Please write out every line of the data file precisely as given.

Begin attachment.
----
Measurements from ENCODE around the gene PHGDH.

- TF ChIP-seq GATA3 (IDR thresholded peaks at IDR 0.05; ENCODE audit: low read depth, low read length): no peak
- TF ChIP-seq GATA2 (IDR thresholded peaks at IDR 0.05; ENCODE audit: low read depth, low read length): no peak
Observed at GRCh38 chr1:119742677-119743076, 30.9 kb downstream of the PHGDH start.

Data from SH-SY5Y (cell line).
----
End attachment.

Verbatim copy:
Measurements from ENCODE around the gene PHGDH.

- TF ChIP-seq GATA3 (IDR thresholded peaks at IDR 0.05; ENCODE audit: low read depth, low read length): no peak
- TF ChIP-seq GATA2 (IDR thresholded peaks at IDR 0.05; ENCODE audit: low read depth, low read length): no peak
Observed at GRCh38 chr1:119742677-119743076, 30.9 kb downstream of the PHGDH start.

Data from SH-SY5Y (cell line).